Advocate (The national gay & lesbian newsmagazine)
April 13, 1999
own worst enemy.
Author/s: Bruce Vilanch
"This is Bob Dole for erectile dysfunction." Sort of writes its own punch line, doesn't it? A few years ago I got into trouble by commenting that it was impossible for Bob Dole to do the macarena without putting his eye out. I was politely informed that the pencil he gripped in his injured hand (a war injury, yet, and one gotten fighting a good war) was to prevent muscle spasms. Now he's out selling his other pencil, the one he's happy to have spasming away. (Elizabeth Dole's book, The Nightmare of Viagra, will be published soon.)
People like Bob Dole make it so difficult to be politically incorrect these days. Over at the White House our leader is pretending nobody noticed he couldn't keep himself in his pants. Meanwhile, the erstwhile leader of the loyal opposition has turned himself from stolid Republican into Silver Stud.
Intellectual theorists call this sort of behavior Moral Relativism, as if your own relatives were not enough to deal with. MR--it's so much friendlier when abbreviated, like a disease we're already containing--has been much debated of late, especially among intellectuals of a certain age.
Aging radicals who are also parents--which covers a lot of the new gay moms and dads I know--find themselves on the wrong, or at least the other, side of traditional arguments. Busing your child to a school miles away is a great social principle until you have a child and you don't want to put him on that bus every morning. What if something should happen to him and you're, well, miles away? More than one social firebrand in my Rolodex has quietly abandoned her foxhole over that one.
The New York Times recently devoted most of a Sunday magazine and several daily stories to the dilemma of hard-line intellectuals who find that their positions change with age. And not just their sexual ones. What was remarkable about the writers and tastemakers interviewed was their ability to (a) acknowledge that such change was inevitable and (b) maintain their personal friendships with people on the other side of the position. Maybe (b) could happen only because of (a). Or maybe they realized that friendships are built on more than positions.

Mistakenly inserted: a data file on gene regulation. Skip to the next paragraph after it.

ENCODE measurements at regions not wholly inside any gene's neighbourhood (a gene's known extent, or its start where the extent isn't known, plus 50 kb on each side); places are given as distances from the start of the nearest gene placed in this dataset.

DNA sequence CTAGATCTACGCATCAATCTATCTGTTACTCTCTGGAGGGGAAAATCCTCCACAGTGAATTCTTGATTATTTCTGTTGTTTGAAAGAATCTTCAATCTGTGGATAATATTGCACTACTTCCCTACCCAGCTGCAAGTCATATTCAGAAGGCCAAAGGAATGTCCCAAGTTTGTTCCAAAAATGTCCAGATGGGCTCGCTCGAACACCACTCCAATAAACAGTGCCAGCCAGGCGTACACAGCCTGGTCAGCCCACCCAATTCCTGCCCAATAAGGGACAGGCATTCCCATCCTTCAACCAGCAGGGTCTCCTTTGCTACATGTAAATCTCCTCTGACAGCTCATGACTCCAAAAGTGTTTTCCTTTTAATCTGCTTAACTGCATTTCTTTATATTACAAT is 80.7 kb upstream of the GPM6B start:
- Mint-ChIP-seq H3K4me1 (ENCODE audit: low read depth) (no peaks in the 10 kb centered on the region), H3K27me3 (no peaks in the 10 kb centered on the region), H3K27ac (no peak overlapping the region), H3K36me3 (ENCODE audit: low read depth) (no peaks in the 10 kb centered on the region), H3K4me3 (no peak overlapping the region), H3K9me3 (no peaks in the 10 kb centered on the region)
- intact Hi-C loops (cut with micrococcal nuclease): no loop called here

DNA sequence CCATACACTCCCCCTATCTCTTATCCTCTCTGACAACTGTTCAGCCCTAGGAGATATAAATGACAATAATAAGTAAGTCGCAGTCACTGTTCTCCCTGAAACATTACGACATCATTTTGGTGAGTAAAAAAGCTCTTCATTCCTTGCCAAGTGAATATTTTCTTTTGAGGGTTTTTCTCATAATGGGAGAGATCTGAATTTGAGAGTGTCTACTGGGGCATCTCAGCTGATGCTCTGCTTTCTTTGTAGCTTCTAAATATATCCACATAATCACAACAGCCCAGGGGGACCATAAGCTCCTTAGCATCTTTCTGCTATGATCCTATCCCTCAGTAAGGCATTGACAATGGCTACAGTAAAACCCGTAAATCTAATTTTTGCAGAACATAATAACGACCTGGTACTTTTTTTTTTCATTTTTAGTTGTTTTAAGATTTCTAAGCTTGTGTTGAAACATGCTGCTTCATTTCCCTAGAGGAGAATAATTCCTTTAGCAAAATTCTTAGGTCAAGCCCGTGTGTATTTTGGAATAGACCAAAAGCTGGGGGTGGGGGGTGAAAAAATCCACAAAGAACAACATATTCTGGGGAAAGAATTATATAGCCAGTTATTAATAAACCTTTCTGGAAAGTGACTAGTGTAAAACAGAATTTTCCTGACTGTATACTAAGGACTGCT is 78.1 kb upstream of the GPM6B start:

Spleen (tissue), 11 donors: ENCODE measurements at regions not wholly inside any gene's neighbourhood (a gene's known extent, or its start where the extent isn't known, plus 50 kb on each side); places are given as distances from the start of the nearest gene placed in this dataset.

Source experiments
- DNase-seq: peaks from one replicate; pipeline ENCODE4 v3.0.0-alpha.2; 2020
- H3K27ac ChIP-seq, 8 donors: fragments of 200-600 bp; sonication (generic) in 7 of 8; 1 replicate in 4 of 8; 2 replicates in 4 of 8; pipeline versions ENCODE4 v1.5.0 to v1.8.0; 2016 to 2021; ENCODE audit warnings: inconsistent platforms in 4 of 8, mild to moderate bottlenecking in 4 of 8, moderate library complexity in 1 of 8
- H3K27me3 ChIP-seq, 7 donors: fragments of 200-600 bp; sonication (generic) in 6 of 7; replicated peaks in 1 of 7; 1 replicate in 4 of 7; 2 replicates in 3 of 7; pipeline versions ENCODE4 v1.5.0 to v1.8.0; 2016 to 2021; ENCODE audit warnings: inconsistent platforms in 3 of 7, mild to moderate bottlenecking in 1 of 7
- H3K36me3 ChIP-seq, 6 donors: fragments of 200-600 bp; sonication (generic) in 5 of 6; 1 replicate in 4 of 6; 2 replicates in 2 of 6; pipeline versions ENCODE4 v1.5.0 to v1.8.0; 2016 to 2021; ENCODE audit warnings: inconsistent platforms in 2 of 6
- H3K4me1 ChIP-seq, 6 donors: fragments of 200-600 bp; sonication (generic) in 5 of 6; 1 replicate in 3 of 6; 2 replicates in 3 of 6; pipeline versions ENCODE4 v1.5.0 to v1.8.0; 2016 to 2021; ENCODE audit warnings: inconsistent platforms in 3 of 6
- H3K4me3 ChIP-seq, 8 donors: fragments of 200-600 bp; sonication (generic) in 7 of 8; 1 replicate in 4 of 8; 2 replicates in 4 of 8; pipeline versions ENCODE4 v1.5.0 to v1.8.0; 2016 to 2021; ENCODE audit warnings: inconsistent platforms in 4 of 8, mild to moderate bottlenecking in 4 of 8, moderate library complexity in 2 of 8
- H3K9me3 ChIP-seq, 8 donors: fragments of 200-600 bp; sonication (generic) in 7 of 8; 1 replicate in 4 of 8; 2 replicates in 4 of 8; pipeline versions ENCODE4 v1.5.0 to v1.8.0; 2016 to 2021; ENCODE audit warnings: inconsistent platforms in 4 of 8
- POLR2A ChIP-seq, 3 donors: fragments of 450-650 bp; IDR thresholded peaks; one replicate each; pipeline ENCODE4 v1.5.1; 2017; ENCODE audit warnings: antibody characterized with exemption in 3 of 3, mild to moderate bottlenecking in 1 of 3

Clearly these people are not members of the gay community. In our house you either subscribe to every belief of the group, or you must be hounded out into the street. Many, many friends of mine felt that Ellen had become "too gay" in its final season. I didn't happen to agree with them, and I would love to have seen the season they would have written after the coming-out episodes. When Chastity Bono reported on their opinion, and maybe offered it herself, she was hounded out of a job. There was no room for an unofficial opinion.
When Nathan Lane outed himself in an interview with me and pretty much laid all his cards on the table about all the reasons he hadn't come out before, I got angry letters from people. "I don't buy it!" one reader shouted, "It's all internalized homophobia!" You don't buy it? Who's selling it to you? The man spoke from his heart. I can't think of many people who could stand up and say, "I have internalized homophobia--but that's OK." Do you live in a world of Smart Smalleys? Or do you live in the real world?
I get angry mail all the time from people who can't understand why I work with closeted performers. I don't like that they're closeted either. And every time I work with them, I work to get them to open the closet door a little more. Would you rather I boycotted them? Would that get them out? These are people, and these are personal decisions. We're not bringing Coca-Cola to its knees here. We're changing minds one mind at a time.
even got an angry letter from Wyoming, from a guy who said, "Nobody ever
pointed at me on the street and called me a `fag' until I got to West Hollywood!"
Here is a man who took time out of his busy day to address the burning issue of
Wyoming bashing. And it goes on. Poor Andrew Sullivan, when he endorses gay marriage,
is vilified by a cadre of queens who enjoy viewing themselves as sexual outlaws.
I'll tell you, if we don't quit being so mean-spirited to one another, we're going
to choke on our own bile. And I can think of a lot better things to choke on.